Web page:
Here's a shock: MTV is actually capable of producing a television show that is not obsessed with sex, drugs, pregnant teens, and the bad behavior of twenty-somethings living in New Jersey. While recent MTV productions such as "Skins" and "The Hard Times of RJ Berger" failed to find a substantial audience even among younger viewers, their latest offering titled "Teen Wolf" is a bona fide hit and is based (primarily in name only) on the 1980s movie starring Michael J. Fox.
The story focuses on ordinary teen Scott McCall (Tyler Posey) who discovers, after being bitten by a wolf, that he now runs the risk of sprouting claws, pointy ears, fangs, and fur any time he gets angry or excited. In short, he's a werewolf and the only person who knows is his best buddy Stiles (played by Dylan O'Brien, who gives by far the best performance of the younger actors and offers the comic relief that keeps the story from being simply another knock-off of the Twilight series). Of course, dealing with life as a werewolf isn't enough drama all by itself, so the plot offers up other intriguing complications for our anti-hero Scott: his girlfriend's family members just happen to be werewolf hunters, Stile's dad is the town sheriff charged with hunting down the creature (another werewolf whose identity is still not clear) that has been killing the locals, and the captain of Scott's lacrosse team hates his guts and wants to expose his secret. Throw into the mixture the themes of friendship, young love, high school drama, werewolf fighting, and sexual tension and you have the makings for a fairly decent teen supernatural drama.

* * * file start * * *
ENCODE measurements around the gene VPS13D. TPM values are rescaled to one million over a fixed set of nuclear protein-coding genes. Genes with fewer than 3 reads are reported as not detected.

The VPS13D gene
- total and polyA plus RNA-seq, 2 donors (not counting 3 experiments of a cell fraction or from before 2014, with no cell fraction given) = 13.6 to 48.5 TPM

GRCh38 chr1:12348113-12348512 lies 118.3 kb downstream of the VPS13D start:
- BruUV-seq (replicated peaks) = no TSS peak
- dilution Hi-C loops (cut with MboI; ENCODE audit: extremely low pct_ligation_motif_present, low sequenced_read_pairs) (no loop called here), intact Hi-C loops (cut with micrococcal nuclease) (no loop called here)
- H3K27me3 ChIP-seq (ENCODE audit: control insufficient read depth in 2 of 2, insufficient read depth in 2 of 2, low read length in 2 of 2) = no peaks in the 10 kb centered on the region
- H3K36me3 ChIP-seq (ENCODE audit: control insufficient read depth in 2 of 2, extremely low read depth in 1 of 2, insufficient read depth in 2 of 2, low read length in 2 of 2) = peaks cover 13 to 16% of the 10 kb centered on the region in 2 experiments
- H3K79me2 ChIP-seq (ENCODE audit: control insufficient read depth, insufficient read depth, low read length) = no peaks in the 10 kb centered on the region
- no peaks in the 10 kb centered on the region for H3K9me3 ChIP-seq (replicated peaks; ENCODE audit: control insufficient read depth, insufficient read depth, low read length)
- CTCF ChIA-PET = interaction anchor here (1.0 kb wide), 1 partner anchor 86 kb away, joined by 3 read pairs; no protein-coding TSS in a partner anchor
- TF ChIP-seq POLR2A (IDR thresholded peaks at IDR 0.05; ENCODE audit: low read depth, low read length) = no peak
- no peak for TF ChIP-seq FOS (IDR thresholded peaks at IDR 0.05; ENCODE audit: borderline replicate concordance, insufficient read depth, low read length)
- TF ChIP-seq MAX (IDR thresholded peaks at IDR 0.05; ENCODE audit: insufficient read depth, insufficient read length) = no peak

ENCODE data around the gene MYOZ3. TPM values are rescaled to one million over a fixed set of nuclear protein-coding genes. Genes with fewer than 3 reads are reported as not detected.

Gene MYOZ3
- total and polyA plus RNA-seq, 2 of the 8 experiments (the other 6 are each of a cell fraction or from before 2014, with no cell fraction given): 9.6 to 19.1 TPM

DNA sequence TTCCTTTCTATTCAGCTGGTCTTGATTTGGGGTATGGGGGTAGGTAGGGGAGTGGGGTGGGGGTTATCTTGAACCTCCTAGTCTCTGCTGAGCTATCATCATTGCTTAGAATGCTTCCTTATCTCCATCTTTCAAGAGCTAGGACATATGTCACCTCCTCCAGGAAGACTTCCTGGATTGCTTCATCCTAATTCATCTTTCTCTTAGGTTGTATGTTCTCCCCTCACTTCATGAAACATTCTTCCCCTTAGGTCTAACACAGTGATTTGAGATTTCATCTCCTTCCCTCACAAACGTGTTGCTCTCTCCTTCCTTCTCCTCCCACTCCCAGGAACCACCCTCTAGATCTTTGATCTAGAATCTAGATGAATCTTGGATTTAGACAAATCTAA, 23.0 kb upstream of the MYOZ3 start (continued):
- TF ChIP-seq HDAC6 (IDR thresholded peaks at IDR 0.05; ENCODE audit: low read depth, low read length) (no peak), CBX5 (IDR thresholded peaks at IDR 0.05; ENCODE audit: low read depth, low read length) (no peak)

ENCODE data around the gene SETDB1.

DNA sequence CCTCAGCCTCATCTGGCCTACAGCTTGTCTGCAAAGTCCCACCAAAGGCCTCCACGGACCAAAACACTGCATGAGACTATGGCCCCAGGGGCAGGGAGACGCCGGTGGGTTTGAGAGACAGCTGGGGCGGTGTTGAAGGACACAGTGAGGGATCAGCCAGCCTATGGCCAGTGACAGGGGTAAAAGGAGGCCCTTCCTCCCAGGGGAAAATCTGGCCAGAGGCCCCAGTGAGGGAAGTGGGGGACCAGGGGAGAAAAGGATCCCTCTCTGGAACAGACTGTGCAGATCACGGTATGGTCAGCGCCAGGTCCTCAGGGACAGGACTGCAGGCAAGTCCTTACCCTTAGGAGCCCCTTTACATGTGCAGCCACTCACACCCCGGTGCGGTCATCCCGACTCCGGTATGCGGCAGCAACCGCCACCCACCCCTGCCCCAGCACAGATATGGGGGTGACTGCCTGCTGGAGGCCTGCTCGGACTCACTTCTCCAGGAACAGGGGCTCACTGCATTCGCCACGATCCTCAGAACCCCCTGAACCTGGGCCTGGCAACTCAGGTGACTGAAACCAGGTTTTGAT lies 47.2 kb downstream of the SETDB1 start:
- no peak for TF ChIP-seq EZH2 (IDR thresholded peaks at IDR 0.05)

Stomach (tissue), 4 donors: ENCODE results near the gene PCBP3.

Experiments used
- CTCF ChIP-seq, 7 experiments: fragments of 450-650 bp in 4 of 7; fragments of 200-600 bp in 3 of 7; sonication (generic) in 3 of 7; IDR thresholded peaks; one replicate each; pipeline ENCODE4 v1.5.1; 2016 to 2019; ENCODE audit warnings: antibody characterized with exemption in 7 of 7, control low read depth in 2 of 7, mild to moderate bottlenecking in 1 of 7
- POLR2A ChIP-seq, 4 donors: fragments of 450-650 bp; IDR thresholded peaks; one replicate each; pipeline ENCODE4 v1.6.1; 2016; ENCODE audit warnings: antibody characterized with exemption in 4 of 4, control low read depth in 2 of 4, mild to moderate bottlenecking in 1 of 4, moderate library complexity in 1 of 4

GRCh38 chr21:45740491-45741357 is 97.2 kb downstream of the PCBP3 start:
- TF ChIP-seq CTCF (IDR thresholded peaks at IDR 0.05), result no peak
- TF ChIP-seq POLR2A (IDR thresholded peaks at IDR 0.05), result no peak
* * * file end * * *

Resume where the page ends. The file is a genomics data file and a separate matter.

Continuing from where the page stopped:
It's not hard to see why this series is playing well to younger MTV viewers. U.S. culture right now is enjoying a preoccupation with books, movies, and TV shows exploring the lives of a host of supernatural teen characters from werewolves, to vampires, to wizards with telltale scars. Even as some Christian commentators knock this brand of entertainment for immersing teens in the world of the occult, I can't help but think that the attraction is something much simpler and more innocent. Adolescence is a time of coming into one's identity, of adjusting to a changing body, and experiencing wide swings in emotion. Should it come as a surprise then that youth can relate to a teen wolf whose body at times is out of control, whose every sense suddenly seems heightened, and who is desperately trying to fit even as he knows he's "different"?
Though it's no classic, what "Teen Wolf" has going for it is slick production values, solid scripts, and fairly good acting. The relationship between Scott and Stiles is true friendship as Stiles sticks by Scott's side even when doing so threatens his life. The romance between Scott and girlfriend Allison is handled with uncharacteristic discretion, given this is MTV. Unlike many teen programs, the parents are not played off as idiots or enemies. They generally care about their kids and are allowed to be human—albeit some are humans who just happen to chase werewolves for a living. All in all, the show has proved to be a ratings winner and has already been picked for a second season.
Those of us who work with youth in the Church are often quick to condemn whatever pop culture serves up for teen viewing. We want to be on the front lines of telling youth "Don't watch this!" or "Don't listen to that!" I think we'd be far better off asking ourselves, "Why are young people drawn to this? What about it connects with their hopes, their fears, and their experiences of adolescence?" Before we dismiss programs like "Teen Wolf," we might just want to take time to see what our teens see. Doing so might help us to understand them a little better and help the Church continue to speak a language that connects authentically with the world in which our teens live.